Before manufactured sanitary napkins became available and affordable, women made their own by sewing or folding absorbent cloth into thick pads. They attached them to some sort of belt with loops, pins or clasps. The napkins would be washed and re-used many times. Sometimes they were made from purpose-bought fabric, but often women would cut up old and worn towels, nappies, sheets or pillow cases – in other words, 'rags'.
Woman's sanitary napkin, replica, cotton, handmade in the style of pads used in the Netherlands around 1930s-1950s, Australia, 2004.
Remembering how she made her napkins as a young woman in Holland, a Sydney woman in her 80s recently sewed this replica. Fabric from an old cotton pillow slip has been folded in four then stitched along the edges. There is a loop at each corner for the belt, which could have been a piece of pyjama cord or the belt from an old dress. Sometimes napkins had a piece of towelling inside, or they might have been made entirely from towelling. Used pads were soaked in a bucket of water then washed. They took a long time to dry because of their thickness. PHM collection 2004/135/1. Gift of Mrs Marianne van de Voorde 2004.
My great-grandmother travelled across the Blue Mountains as a young bride in the 1850s to meet her husband who had gone ahead … Her trunks of clothes and linen were passed down to me … I found these things, they looked hand sewn. They had a strip down the middle made of soft flannelly cotton about 20 inches long. On the sides there were cotton flaps. On the back of the middle strip there was a kind of felt. It had a loop of tape sewn at either end … I wondered what they were ... I made them into pot holders.
GJ, Lightning Ridge, NSW
Cloth used for sanitary towels, linen, 1880-1900.
This length of 115cm-wide white cloth is woven in a diamond twill pattern. Because it makes the fabric particularly absorbent, this kind of weave has commonly been used for towelling and other domestic textiles. The cloth came to the Powerhouse from the Australian Costume and Textile Society, where it had been catalogued as 'White cotton fabric used for sanitary towels, late 19th century'. It is not clear whether the term 'sanitary towels' referred to women's menstrual towels, or whether it might have meant hygienic hand-drying towels, such as 'roller' or continuous towels. PHM collection 85/2922. Gift of Australian Costume and Textile Society 1985.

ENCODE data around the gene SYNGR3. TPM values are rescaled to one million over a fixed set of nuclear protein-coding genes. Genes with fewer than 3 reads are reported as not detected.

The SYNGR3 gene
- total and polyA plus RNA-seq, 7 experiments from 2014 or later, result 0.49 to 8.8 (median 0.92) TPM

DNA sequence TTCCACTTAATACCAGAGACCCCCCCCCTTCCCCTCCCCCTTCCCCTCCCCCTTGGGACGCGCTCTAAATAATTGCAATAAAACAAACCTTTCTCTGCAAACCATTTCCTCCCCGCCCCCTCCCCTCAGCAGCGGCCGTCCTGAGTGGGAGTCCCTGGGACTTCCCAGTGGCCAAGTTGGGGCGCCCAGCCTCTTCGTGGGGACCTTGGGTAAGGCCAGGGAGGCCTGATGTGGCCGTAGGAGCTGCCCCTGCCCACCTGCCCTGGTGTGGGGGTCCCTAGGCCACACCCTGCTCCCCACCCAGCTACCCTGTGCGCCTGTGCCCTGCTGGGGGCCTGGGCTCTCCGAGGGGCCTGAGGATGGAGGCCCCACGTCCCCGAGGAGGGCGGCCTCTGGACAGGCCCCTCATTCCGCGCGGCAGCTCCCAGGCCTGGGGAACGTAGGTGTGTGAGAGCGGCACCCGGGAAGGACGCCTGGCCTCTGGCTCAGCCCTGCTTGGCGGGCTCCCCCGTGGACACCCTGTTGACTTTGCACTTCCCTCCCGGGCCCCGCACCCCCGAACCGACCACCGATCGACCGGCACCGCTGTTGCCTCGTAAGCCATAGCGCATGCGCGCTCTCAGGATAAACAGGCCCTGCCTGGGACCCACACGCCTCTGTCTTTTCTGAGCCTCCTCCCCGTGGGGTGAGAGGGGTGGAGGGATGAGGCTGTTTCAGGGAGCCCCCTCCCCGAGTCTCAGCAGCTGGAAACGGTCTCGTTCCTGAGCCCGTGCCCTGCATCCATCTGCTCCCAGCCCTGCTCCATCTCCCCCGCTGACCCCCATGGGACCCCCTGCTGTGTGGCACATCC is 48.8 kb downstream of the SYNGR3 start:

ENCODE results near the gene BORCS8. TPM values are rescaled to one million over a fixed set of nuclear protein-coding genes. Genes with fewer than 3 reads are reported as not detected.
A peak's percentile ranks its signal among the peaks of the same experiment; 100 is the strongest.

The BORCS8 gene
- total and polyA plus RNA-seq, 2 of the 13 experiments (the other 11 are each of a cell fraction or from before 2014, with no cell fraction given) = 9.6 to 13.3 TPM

To make [sanitary] towels we tore up old sheeting or pillowcases into pieces about 18 inches square, then folded them on the diagonal. They were very bulky. You could buy hand towels but they were not square and so they were harder to fold diagonally. We would wash our towels and hang them on the line.
SS, Sydney, NSW
Sanitary napkin with belt, handmade, cotton, Australia, [1940-1960].
This napkin is from the personal belongings of Ellen, a Sydney woman born in 1911. Hand sewn from an old baby's nappy, it has tape loops where a belt made from a pyjama cord passes through. Ellen learnt how to make napkins from her mother. In turn she taught her own daughter, Anne, insisting that Anne use homemade napkins even though by that time, in the late 1950s, commercially manufactured pads were freely available. Anne had to wash her own napkins but, unlike her mother, she had a commercially manufactured sanitary belt to which she attached the napkin by safety pins. PHM collection 96/189/2. Gift of Mrs Ellen Stephenson and Mrs Anne Smith 1996.
In the 1950s my sister and I had to use homemade towelling napkins. I remember the awful buckets with napkins soaking in them before they got boiled in the copper. Afterwards we dried them in the cupboard with the hot-water heater. We used a bought belt with a safety pin. You could always tell when our teachers were having a period because they couldn't disguise that bulky bit with the safety pin.
GC, Sydney, formerly Hastings, NZ